News from around the world

Tuesday's World Events   —   Posted on September 28, 2010

(The excerpts from World Briefs and World Scene below are from WashingtonTimes.com – from wire dispatches and Washington Times staff reports)

FRANCE – Strikes continue over retiring age

PARIS | Tens of thousands of French workers took to the streets Thursday for the second day of nationwide strikes this month to protest President Nicolas Sarkozy’s plan to raise the retirement age to 62, with union walkouts crippling plane and train travel and schools across the country.

The strikes are seen as a test for the conservative Mr. Sarkozy and are being watched elsewhere in Europe, as governments struggle to rein in costs with unpopular austerity measures after the Greek debt crisis scared markets and sapped confidence in the entire 16-nation euro currency.

Protesters brandishing flags, balloons and signs gathered at Paris’ Place de la Bastille, the iconic site of the French Revolution and starting point for the French capital’s demonstration, which snaked through east Paris to the Left Bank.

INDIA – More athletes abandon Commonwealth Games

NEW DELHI | Workers sprayed for mosquitoes, mopped up the just-opened athletes’ village and planted flower beds Thursday as India rushed to complete long overdue work less than two weeks before the Commonwealth Games are to begin.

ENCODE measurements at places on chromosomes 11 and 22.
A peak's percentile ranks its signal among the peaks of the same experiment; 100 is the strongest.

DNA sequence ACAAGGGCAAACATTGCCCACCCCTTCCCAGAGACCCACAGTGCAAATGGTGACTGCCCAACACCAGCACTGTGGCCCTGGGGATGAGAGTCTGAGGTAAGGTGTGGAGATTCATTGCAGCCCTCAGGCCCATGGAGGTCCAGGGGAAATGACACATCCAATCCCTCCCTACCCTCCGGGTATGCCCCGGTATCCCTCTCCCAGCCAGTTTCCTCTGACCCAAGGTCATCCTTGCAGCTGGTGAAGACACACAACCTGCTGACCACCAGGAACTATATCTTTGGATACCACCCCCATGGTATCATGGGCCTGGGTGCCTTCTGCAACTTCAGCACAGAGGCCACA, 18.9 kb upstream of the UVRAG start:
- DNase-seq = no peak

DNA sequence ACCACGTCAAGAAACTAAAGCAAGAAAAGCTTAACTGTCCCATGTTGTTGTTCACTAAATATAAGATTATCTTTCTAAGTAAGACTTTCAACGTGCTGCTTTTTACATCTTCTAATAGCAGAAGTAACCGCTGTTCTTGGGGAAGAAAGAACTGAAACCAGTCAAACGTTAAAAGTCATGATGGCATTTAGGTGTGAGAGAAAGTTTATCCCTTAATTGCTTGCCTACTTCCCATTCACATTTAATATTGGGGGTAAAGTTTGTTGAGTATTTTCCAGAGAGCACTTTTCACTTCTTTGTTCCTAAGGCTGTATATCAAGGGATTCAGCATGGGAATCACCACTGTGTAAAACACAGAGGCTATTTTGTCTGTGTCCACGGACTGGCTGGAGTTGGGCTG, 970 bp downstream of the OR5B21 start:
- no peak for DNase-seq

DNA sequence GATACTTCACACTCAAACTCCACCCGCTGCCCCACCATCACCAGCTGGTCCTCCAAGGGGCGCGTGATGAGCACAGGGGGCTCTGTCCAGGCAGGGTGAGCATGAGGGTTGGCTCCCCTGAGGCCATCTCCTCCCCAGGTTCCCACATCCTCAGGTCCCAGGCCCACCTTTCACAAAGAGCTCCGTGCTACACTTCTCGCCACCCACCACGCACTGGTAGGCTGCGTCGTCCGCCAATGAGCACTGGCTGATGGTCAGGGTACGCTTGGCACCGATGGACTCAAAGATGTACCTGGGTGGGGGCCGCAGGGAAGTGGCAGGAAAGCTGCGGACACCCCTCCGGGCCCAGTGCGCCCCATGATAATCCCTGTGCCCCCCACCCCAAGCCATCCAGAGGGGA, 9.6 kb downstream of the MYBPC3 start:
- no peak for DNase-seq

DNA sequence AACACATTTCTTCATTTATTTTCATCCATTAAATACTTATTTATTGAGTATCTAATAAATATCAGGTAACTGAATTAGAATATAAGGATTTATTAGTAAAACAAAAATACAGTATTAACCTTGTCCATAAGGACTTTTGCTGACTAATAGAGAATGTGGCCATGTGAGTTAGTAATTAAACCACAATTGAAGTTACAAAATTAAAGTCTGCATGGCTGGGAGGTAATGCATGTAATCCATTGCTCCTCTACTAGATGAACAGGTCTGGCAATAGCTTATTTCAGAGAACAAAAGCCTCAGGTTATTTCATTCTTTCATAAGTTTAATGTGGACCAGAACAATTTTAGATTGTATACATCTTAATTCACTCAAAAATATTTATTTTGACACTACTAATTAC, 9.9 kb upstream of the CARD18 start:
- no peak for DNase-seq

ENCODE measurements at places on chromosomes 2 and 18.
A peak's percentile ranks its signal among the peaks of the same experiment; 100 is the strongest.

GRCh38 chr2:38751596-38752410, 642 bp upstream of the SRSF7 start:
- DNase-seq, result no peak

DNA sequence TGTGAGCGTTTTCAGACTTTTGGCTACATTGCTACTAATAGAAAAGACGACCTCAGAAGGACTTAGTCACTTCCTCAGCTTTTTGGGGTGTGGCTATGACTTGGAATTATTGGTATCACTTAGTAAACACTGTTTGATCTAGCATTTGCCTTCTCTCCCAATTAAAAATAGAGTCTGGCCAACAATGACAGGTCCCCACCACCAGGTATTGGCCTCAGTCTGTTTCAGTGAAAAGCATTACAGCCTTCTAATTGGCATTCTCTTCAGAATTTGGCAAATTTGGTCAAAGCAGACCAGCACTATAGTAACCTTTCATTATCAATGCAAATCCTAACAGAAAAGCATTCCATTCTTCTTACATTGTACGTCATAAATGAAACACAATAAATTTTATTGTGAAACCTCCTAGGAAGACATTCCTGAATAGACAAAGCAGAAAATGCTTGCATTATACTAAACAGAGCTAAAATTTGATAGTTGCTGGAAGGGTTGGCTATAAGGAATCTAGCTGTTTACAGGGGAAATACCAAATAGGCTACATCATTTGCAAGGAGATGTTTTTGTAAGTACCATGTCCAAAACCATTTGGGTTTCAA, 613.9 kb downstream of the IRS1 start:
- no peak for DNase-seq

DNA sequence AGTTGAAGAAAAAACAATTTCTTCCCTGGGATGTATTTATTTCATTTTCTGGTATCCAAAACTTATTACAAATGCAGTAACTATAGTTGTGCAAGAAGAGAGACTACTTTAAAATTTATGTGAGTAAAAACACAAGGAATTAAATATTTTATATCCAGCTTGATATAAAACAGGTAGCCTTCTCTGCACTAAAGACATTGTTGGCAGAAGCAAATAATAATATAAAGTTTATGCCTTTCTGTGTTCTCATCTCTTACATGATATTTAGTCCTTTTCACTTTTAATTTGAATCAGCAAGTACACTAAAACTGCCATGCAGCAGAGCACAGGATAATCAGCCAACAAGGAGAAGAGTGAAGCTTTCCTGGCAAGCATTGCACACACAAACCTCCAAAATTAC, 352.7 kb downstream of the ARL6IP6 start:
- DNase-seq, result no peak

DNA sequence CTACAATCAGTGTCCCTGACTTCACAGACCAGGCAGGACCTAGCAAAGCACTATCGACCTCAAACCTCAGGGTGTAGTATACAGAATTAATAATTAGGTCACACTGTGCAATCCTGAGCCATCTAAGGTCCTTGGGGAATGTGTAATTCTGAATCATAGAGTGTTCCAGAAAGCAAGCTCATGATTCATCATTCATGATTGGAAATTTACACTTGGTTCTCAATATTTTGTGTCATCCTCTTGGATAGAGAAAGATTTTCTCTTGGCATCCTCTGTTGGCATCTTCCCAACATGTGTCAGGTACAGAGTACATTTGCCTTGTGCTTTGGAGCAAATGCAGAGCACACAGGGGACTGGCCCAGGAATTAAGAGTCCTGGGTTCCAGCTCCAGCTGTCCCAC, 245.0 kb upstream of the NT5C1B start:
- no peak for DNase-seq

Several teams have delayed their arrival in New Delhi because of hygiene and security concerns, and four more athletes withdrew from the competition. The first occupants of the unfinished village – Indian athletes and Australian officials – moved in Thursday as the prime minister met with officials to discuss the troubled games.

The games, which start Oct. 3 with about 7,000 athletes from 71 countries and territories, were meant to showcase India’s emergence as a regional powerhouse. But long delays in getting facilities ready and a list of scandals have turned them into an embarrassment.

PAKISTAN – Suspected missile hits kill 7 militants

DERA ISMAIL KHAN | Suspected U.S. drone aircraft carried out two missile strikes against a house and a vehicle near the Afghan border in northwestern Pakistan on Sunday, killing seven reputed militants, Pakistani intelligence officials said.

The U.S. is now suspected of conducting 19 such attacks this month – the most intense barrage since the strikes began in 2004.

Most have targeted Datta Khel, part of the North Waziristan tribal area that is dominated by militants who regularly stage attacks against NATO troops in Afghanistan.

In the first strike Sunday, a drone fired three missiles at a house in Lwara Mandi village in Datta Khel, killing three suspected militants, said the intelligence officials, who spoke on the condition of anonymity because they were not authorized to talk to the media.